Woman gave interview after suffocating man with plastic bags
Anna Marie Pezzillo and Rachel Comiskey admit manslaughter of Ian Quinn after drink and drugs binge
Two women admitted suffocating a man to death by holding plastic bags over his head after one of them gave an interview to a Sunday newspaper explaining her role in the death.
Anna Marie Pezzillo (35), of no fixed abode, and Rachel Comiskey (35), with an address at Dodsboro Cottages, Lucan pleaded not guilty to murder, guilty to the manslaughter of Ian Quinn (32) at Annally Grove, Ongar, Dublin 15 between May 30th and 31st, 2014.
Their pleas were accepted by the State on March 5th last and Justice Patrick McCarthy today heard a sentencing hearing for the two women at the Central Criminal Court.
Sean Gillane SC for the prosecution read an impact statement on behalf of the Quinn family. They said that Ian was the eighth in a family of 13. He was a kind and loving person but had taken a wrong path by taking drugs. Their family has been devastated by his death and they will never recover from it.
Detective Garda Paul Kirwan told Mr Gillane that Comiskey was in a relationship with Ian Quinn for 12 years and they lived together at Annally Grove. On the Wednesday before Mr Quinn was killed, Pezillo was released from Limerick prison and went to stay with Comiskey. Mr Quinn joined them the following day.
All three had problems with addiction to drugs and alcohol and significant quantities of both were consumed over the following days.
On the Saturday morning, May 31st, at about 3am a man came upon the two women outside the apartment shouting for a mobile phone. Comiskey rang emergency services and said she and Pezillo were asleep and when they woke up Mr Quinn was dead.
When emergency services arrived Mr Quinn’s body, cold and showing signs of rigor mortis, was in a bedroom dressed in boxer shorts.
At the scene one of the women said, “We had a bag over his head,” and when they spoke to gardaí at the scene they said they had been drinking vodka for two days and taking tranquillisers. Comiskey told gardaí that Mr Quinn was “swinging me around the place” and that they put a bag over his head and said: “How do you like it?” Comiskey also said that she put holes in the bag to allow him to breathe and both women maintained that they hadn’t intended to kill him but wanted to frighten him.
The two women were arrested and questioned but subsequently released from custody. About one week later an article appeared on the front page of the Sunday World newspaper in which Pezillo admitted her role in the killing. She said all three of them had been drinking and taking tablets and fell asleep. When they woke up Mr Quinn had wet himself and Comiskey took his jeans and top off. Mr Quinn became annoyed and a fight broke out.
Pezillo thought Mr Quinn was going to hit Comiskey so she intervened but was struck in the face. They put two bags over his head and said to him: “How do you like it.” She said they did it for “just a few seconds” and afterwards they thought he had passed out. The two women went to bed and when they woke up they realised he was dead and called emergency services. She said they did not intend to kill him.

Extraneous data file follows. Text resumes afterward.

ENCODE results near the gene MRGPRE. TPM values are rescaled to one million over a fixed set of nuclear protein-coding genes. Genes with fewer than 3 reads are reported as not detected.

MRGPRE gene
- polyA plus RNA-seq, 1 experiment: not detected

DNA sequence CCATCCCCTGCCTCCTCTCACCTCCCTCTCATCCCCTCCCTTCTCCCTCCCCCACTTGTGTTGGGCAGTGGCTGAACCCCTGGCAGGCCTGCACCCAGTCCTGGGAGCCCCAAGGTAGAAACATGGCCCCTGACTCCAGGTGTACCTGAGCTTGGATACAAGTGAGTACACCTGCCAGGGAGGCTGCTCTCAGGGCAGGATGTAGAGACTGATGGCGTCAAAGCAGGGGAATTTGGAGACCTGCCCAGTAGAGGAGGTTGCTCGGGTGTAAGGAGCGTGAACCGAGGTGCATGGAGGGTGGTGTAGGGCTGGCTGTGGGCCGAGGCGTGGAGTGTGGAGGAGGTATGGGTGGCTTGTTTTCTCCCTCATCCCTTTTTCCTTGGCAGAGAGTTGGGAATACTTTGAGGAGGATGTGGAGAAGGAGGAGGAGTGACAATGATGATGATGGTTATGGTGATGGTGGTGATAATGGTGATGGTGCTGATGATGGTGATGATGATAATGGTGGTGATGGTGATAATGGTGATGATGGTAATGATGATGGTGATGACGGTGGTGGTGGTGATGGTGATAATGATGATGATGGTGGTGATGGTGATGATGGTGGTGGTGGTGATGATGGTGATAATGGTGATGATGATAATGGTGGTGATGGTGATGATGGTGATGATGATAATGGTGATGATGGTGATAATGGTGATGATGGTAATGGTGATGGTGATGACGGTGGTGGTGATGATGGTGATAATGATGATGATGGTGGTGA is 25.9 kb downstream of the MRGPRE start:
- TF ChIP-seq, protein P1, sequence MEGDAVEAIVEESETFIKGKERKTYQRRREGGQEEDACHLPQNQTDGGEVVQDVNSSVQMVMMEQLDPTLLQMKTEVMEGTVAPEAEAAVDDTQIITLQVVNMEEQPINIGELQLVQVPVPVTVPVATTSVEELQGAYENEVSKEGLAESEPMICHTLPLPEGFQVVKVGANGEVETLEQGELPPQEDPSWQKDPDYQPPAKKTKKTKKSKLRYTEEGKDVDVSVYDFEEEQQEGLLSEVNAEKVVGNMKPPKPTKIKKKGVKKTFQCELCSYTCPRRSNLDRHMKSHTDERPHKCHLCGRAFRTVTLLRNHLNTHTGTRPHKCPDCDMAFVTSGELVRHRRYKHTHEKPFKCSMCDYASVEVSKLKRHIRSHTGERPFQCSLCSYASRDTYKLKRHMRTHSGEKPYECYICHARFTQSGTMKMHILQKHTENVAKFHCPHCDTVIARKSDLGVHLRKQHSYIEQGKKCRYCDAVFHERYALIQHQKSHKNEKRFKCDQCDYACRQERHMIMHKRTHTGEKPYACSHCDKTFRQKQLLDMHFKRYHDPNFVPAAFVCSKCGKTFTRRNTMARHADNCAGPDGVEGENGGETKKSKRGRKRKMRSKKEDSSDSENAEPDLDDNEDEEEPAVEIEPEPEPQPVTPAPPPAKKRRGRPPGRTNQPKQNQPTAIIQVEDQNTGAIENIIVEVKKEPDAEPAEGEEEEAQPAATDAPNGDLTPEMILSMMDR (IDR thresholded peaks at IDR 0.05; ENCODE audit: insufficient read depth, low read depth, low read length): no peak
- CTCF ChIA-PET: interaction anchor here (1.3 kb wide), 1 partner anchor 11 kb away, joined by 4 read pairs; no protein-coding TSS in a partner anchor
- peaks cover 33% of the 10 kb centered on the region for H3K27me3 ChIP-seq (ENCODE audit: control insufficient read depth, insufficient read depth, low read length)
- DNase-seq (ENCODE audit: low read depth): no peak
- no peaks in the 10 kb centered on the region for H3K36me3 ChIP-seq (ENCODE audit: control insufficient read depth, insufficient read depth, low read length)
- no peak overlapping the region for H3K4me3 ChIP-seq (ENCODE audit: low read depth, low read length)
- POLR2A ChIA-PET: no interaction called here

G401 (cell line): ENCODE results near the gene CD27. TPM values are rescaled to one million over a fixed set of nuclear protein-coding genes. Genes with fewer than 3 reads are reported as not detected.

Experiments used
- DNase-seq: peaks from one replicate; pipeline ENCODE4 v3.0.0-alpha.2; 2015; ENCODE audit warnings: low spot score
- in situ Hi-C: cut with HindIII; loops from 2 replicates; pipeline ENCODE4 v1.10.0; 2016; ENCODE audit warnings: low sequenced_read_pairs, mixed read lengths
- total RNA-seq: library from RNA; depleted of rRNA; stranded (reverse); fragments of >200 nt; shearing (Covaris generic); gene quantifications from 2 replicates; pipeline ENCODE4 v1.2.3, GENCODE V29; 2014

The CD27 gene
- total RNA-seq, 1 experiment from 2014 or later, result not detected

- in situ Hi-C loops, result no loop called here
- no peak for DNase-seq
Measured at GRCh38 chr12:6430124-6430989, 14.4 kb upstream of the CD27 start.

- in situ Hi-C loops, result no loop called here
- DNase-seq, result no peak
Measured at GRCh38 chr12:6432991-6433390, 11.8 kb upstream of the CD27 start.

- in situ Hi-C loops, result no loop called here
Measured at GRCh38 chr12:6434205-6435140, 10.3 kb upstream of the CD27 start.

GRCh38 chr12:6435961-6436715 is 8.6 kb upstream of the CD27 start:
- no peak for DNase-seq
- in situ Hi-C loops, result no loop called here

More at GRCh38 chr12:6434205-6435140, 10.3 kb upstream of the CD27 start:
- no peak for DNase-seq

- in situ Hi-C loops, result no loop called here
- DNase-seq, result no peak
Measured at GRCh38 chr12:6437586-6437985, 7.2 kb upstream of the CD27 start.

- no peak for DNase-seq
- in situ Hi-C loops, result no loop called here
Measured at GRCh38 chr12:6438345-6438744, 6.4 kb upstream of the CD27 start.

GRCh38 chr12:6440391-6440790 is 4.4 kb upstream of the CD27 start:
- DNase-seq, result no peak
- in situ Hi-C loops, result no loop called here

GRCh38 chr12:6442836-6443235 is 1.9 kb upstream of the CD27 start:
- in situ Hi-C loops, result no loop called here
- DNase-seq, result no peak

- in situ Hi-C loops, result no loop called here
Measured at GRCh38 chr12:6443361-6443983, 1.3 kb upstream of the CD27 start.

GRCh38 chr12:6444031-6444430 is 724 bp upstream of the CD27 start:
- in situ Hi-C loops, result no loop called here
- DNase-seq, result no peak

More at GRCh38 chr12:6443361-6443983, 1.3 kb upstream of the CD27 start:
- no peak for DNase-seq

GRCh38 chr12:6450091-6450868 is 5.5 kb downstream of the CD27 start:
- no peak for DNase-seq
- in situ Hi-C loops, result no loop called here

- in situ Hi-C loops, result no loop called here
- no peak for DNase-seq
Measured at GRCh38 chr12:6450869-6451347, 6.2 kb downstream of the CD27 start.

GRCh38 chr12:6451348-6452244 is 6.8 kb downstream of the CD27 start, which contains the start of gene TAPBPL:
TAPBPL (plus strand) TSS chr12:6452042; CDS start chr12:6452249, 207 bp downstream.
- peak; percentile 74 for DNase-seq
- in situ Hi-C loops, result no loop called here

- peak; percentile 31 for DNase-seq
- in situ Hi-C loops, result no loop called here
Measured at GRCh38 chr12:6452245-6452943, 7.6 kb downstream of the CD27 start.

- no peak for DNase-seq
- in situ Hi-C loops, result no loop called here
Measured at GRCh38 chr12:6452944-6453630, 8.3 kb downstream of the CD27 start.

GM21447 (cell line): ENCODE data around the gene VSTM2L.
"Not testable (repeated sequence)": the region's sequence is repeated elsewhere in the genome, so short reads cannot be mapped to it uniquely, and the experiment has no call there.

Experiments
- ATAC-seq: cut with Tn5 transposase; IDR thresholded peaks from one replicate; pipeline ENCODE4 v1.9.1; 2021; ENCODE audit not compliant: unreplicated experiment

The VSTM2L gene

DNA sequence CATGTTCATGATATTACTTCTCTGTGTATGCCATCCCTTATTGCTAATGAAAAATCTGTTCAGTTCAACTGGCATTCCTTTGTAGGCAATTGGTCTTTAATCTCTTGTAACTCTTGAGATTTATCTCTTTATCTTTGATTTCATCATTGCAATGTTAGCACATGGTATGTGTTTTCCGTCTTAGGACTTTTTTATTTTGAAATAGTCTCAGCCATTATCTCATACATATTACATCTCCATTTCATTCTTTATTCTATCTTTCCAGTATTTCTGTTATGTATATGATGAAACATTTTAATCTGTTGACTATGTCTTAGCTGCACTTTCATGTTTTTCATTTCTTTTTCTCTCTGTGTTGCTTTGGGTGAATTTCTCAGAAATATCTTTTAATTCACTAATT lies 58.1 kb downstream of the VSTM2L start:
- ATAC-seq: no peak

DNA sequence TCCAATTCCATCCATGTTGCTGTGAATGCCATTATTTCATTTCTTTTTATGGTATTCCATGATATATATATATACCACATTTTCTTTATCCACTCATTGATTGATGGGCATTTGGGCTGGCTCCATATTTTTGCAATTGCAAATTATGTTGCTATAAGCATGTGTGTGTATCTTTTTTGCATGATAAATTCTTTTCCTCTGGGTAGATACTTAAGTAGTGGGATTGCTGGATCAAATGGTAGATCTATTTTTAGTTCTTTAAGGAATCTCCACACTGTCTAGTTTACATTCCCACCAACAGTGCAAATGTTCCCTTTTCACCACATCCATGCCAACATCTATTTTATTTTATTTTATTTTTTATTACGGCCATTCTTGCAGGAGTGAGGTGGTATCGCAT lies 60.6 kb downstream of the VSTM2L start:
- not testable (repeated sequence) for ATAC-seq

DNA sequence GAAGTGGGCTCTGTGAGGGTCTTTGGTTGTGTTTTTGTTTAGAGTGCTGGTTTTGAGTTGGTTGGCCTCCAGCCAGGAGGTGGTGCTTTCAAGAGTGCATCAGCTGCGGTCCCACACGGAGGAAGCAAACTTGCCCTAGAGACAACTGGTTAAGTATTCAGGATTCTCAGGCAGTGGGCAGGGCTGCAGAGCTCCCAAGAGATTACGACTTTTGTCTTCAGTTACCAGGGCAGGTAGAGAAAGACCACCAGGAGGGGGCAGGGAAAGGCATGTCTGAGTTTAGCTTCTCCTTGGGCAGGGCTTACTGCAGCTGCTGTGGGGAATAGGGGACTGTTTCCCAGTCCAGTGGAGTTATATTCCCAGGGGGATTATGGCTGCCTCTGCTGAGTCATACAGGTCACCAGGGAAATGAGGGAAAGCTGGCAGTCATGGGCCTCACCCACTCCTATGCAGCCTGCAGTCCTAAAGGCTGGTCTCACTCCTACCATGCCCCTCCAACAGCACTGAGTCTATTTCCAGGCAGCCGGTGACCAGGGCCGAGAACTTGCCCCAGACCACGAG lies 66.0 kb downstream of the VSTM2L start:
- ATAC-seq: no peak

In interviews with gardaí Pezillo accepted that what was said in the article was largely true, although she felt some of it was exaggerated.
Pezillo has 112 previous convictions including for theft, criminal damage, handling stolen goods and disorderly conduct. Comiskey has 18 previous for intoxication in a public place, possession of stolen property and failure to appear in court.
Both women wrote letters to the court expressing their remorse for the killing. Michael Bowman SC for Pezillo said that she had drunk four bottles of vodka and taken tablets and that when they put the bags over the deceased’s head their intention was to frighten, not kill. His client started taking drugs aged 13 and was living rough by the age of 18. He pointed out that State Pathologist Professor Marie Cassidy had said that deaths by suffocation from plastic bags leave no trace. Therefore the statements made by Pezillo were of critical importance to the prosecution. Professor Cassidy’s report stated that the cause of death was “undetermined”.
In her letter Pezillo said she feels remorse, sorrow and shame for what she did and if she could swap places with Ian, she would.
Tara Burns SC for Comiskey told the court that her client had a very good family and had opportunities but took a wrong track in her teens, began drinking and quickly moved on to tablets and then heroin. Her mother wrote to the court to describe the difficulties the family suffered because of her poor behaviour and drug taking. However, she has made improvements in prison and has undergone a dramatic improvement in her outlook on life. In her letter to the court she said she wanted to express her remorse to the Quinn family, her own family and to the gardaí. She said that she met Ian at a bus stop on O’Connell Street when she was 18 and loved him ever since.
They had their ups and downs with drugs and living on the streets and she would never have done anything to harm him no purpose. “We went through everything together,” she wrote. Telling the court she is sorry for what happened, she added that she was in court to face the consequences of her actions. She wishes she had quit drink and drugs earlier.
Justice McCarthy remanded both women in custody until May 14th when he will deliver their sentences.